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Hong Ik Martial Arts of Brewster

Hong Ik Martial Arts of Brewster

HST (Hyunsa and Susa Training)

December 19, 2021

On December 19, 2021, a group came to the Tarrytown location for HyunSa and Susa Training  (HST). Since Covid protocols are still in place, we had a smaller group than usual, but all the  students present were determined to make the most of the experience.  

We started out with some self-stretching, and when Ji Do Ja Nim began the class, it was with a  modified standing warm up. The first thing we did was to “shake off the dust.” Not literal dust,  but the figurative kind that settles into spaces in our joints and minds when we are idle for too  long. We stood, feet shoulder-width apart and with our heels off the ground. With only toes and  the ball of the foot in contact with the ground, it makes it more difficult to keep balance. At the  beginning, we had our eyes open, and Ji Do Ja Nim played a drum track from the speakers. 

We swayed and shook out all the negative thoughts and “dust” from our minds and began  warming up our joints and bodies slowly. Then we closed our eyes. Immediately, I lost a little  balance and leaned a little bit forward, but I regained it by gripping the mat strongly with my  toes. Once you have closed your eyes, your brain can no longer use the visual signals it was  receiving to keep your body from toppling. At that point you must concentrate fully. It also  helps to relax. Then instead of trying to control your body, you’re using a feedback loop and it  becomes almost automatic, but you can’t be thinking at that point, only feeling or sensing. 

Once the music stopped, and we planted our feet on the ground, eyes still closed, we were  instructed to direct our attention to our palms, specifically. Our whole bodies felt energized, with  warmth and a tingling sensation, but you could also feel waves. So we used a technique of  balance training to achieve high concentration, and also slowly stimulated our energy and got our  blood running to get ourselves warmed up. 

Next, we did some basic training to further open our energy channels, while continuing along the  exploration of balance. Moving into forward stance with lower block and punching, again  forward to inner block and double punching, then outer block and punching, and the last step to  forward stance, rising block and triple punching. The 180′ turning was a graceful pirouette into  another forward stance and punch, and we began again. In these exercises, we learn to use our  upper bodies fluidly, while maintaining a strong foundation with our legs and feet.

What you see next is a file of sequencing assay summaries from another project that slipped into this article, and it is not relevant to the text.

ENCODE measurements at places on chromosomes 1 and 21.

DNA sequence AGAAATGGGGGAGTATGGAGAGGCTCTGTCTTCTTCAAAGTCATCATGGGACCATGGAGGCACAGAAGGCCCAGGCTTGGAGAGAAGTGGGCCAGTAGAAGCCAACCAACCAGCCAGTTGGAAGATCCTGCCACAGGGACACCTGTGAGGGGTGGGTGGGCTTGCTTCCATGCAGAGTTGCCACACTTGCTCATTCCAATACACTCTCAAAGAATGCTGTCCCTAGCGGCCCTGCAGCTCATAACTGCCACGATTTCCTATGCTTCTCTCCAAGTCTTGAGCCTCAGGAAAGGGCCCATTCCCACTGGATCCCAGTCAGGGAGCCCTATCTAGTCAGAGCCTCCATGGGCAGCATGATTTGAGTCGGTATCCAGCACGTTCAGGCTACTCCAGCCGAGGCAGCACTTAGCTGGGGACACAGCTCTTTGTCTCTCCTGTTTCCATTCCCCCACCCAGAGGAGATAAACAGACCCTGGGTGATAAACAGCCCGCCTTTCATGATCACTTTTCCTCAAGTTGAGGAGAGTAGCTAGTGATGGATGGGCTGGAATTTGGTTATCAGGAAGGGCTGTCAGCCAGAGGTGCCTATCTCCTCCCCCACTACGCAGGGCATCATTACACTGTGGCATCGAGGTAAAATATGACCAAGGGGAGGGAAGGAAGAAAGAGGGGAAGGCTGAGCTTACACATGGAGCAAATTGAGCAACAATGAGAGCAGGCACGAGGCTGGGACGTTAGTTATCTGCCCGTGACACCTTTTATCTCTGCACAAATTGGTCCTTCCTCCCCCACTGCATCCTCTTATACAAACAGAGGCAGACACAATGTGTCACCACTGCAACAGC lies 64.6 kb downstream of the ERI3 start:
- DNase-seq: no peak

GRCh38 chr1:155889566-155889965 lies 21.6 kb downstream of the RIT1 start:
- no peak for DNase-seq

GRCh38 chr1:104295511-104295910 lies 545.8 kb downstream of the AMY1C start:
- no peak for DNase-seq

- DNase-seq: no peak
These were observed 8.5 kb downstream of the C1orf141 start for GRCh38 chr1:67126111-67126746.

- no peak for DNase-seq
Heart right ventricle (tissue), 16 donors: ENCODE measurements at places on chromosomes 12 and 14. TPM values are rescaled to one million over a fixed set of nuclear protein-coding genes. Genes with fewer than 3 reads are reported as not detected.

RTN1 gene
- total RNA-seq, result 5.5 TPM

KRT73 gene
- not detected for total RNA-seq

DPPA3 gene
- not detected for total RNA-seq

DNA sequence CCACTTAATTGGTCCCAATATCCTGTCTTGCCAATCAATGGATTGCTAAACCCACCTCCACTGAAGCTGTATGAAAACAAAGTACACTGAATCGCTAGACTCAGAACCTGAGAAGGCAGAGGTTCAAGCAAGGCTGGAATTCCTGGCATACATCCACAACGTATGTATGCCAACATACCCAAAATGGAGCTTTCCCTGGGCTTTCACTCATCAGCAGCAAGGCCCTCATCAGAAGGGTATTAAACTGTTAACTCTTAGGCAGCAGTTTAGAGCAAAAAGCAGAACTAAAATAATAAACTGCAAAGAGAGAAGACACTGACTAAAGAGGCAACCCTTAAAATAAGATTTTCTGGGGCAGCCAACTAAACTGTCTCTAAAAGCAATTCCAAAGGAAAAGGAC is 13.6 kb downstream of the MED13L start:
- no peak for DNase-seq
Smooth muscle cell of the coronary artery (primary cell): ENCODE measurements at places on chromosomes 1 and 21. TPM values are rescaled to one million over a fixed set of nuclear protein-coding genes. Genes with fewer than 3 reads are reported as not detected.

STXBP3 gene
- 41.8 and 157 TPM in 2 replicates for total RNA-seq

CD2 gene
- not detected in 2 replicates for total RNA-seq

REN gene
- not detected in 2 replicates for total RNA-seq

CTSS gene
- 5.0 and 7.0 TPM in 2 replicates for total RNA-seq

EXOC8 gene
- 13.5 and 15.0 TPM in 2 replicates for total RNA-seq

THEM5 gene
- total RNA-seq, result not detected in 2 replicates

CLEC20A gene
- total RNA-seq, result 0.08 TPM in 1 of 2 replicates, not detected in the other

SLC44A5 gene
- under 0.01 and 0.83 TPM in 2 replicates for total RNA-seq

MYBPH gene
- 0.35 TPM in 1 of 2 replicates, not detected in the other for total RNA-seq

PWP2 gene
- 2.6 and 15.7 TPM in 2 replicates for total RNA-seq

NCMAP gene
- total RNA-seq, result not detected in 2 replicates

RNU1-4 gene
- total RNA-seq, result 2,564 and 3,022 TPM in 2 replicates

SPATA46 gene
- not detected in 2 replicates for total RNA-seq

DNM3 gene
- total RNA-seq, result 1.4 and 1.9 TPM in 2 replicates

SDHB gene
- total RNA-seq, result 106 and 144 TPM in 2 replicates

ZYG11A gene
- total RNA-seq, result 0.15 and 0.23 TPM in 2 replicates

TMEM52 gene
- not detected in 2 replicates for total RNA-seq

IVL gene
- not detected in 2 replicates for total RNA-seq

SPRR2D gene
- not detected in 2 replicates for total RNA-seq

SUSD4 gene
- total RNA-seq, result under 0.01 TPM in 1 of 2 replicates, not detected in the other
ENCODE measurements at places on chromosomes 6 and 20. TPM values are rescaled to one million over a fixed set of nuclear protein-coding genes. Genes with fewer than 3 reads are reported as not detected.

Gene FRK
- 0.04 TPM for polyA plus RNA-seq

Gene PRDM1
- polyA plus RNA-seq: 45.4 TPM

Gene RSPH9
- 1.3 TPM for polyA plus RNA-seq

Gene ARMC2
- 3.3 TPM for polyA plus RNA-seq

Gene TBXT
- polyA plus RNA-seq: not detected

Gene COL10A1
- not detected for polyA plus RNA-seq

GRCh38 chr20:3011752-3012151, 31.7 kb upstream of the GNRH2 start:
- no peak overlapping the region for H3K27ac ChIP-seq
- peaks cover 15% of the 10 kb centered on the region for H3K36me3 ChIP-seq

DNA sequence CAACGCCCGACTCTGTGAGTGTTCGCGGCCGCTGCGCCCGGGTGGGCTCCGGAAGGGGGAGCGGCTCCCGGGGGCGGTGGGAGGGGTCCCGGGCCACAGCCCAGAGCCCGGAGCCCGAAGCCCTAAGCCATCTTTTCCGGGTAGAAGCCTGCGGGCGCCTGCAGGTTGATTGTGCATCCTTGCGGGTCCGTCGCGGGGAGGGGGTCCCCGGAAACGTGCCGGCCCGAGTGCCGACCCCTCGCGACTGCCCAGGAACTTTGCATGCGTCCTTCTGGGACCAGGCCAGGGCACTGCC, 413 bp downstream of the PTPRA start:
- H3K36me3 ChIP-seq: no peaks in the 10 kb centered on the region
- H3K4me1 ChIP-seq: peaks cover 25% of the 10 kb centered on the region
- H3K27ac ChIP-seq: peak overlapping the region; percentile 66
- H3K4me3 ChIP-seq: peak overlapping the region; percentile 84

In order to move your feet, you must shift balance, so that one foot keeps you upright, while the  other moves into the next position. We do not think about these actions when we are walking  down the street, but in practice like this, we place all of our awareness on our body and what it is  doing. Ji Do Ja Nim explained that the brain has separate areas which control motions: the  cerebrum and the cerebellum. The cerebrum is the larger part of the brain, and the cerebellum, a  smaller part, by volume.

The cerebrum supervises sensory, motor and higher mental functions; it is the manager of  planning and initiation of motor movements. The cerebellum’s main functions are motor  coordination, posture maintenance and balance; it coordinates motor activities. The cerebrum  records and comprehends visual stimulus; the cerebellum coordinates eye movements in  response to a sensory stimulus. Here you can see why as soon as we closed our eyes, we had to  use a completely different part of our brains to maintain balance. 

The training continued to some intermediate qigong exercises, again on a series of planned steps,  and coordination of the upper and lower body, with blocks and strikes, steps, spins, and  kicks. Once we opened up our energy channels, and also connected the synapses in our brains,  these simple exercises transformed into high concentration training, and the benefits were  multiplied. We moved on to partner training, where our own kicking had to coordinate with the  energy of the pad holder. It is nearly impossible to think of anything while you are completing  this type of training; the speed and accuracy that is required can only be achieved with full  concentration. 

With our energy levels now at their peak, we did one more set of qigong exercises. Slowly  shifting our weight into a set of simple postures. Our palms open, one floating in front of the  lower belly, one slightly pushed forward at sternum level, after a few minutes we bring our hands  in front of our chest facing each other, and can feel a magnetic sense, and if we have been  focused, can feel a wave of what feels like low frequency waves rolling over our palms. 

The difficulty in these postures is actually staying still and concentrating. When we are not  actively moving, it is easy for thoughts to creep in; even the pain of a joint or muscle can be a  distraction. You might start to ask yourself questions and your mind may wander. This is the  difficultly of this training. It’s purpose, done correctly, is to return all of the good, vibrant energy  we have just created by training, back into our lower dahnjun for storage: recharging our  batteries, recovering this tremendous energy, and storing it away for future use. 

If we can avoid the distraction, remain focused, unite the hemispheres of our brain, we can create  an incredible clarity and tap into a higher energy, a higher self. We closed the class with su-shik  meditation, where your open palms rise on the inhale, and float down on the exhale; following a  general pattern for a few cycles of eyes open first, then closed, and then opened again. A final  settling-in to a higher state of consciousness, with our bodies warm, and our spirits bright. 

— by Master Sara Simonetti

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